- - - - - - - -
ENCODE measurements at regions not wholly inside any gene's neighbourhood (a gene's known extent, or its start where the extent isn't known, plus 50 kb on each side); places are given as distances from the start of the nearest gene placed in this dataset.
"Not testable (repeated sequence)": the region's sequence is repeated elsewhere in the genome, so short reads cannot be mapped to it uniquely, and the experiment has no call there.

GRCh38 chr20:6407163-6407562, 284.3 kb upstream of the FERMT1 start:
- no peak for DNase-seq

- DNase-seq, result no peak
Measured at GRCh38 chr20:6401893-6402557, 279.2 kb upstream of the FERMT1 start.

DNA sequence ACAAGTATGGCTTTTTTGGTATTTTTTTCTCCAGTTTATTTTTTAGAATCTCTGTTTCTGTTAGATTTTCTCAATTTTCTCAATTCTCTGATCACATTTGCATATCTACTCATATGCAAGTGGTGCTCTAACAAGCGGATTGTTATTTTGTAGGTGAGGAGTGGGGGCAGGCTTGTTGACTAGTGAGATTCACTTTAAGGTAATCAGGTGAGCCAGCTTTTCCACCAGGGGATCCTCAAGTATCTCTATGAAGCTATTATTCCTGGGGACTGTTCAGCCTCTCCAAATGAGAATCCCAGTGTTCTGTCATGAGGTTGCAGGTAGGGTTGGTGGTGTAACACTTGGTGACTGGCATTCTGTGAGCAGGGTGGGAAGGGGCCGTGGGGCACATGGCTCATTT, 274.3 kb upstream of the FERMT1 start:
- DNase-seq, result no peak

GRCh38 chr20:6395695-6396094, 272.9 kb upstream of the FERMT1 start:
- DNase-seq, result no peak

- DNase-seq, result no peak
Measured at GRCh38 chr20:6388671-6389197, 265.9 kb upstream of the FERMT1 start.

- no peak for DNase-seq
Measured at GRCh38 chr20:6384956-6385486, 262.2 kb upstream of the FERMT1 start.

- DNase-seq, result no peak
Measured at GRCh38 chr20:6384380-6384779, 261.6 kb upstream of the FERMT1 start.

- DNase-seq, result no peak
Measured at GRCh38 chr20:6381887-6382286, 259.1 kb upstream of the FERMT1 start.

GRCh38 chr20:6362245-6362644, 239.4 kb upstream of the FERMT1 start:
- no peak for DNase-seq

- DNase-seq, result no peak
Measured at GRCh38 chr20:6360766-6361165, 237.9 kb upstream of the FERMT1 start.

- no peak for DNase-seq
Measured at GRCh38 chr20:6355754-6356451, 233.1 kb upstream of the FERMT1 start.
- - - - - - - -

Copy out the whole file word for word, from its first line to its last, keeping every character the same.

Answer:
ENCODE measurements at regions not wholly inside any gene's neighbourhood (a gene's known extent, or its start where the extent isn't known, plus 50 kb on each side); places are given as distances from the start of the nearest gene placed in this dataset.
"Not testable (repeated sequence)": the region's sequence is repeated elsewhere in the genome, so short reads cannot be mapped to it uniquely, and the experiment has no call there.

GRCh38 chr20:6407163-6407562, 284.3 kb upstream of the FERMT1 start:
- no peak for DNase-seq

- DNase-seq, result no peak
Measured at GRCh38 chr20:6401893-6402557, 279.2 kb upstream of the FERMT1 start.

DNA sequence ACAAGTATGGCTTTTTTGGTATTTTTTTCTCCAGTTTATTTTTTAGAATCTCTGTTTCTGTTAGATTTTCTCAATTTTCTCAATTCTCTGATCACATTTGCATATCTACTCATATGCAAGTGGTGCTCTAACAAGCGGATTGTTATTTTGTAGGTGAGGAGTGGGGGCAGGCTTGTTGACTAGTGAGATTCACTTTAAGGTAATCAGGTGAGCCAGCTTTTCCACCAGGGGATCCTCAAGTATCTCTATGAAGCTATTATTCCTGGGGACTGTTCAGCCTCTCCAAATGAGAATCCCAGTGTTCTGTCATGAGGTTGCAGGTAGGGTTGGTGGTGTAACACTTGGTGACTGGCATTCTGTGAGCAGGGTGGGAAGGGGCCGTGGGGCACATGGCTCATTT, 274.3 kb upstream of the FERMT1 start:
- DNase-seq, result no peak

GRCh38 chr20:6395695-6396094, 272.9 kb upstream of the FERMT1 start:
- DNase-seq, result no peak

- DNase-seq, result no peak
Measured at GRCh38 chr20:6388671-6389197, 265.9 kb upstream of the FERMT1 start.

- no peak for DNase-seq
Measured at GRCh38 chr20:6384956-6385486, 262.2 kb upstream of the FERMT1 start.

- DNase-seq, result no peak
Measured at GRCh38 chr20:6384380-6384779, 261.6 kb upstream of the FERMT1 start.

- DNase-seq, result no peak
Measured at GRCh38 chr20:6381887-6382286, 259.1 kb upstream of the FERMT1 start.

GRCh38 chr20:6362245-6362644, 239.4 kb upstream of the FERMT1 start:
- no peak for DNase-seq

- DNase-seq, result no peak
Measured at GRCh38 chr20:6360766-6361165, 237.9 kb upstream of the FERMT1 start.

- no peak for DNase-seq
Measured at GRCh38 chr20:6355754-6356451, 233.1 kb upstream of the FERMT1 start.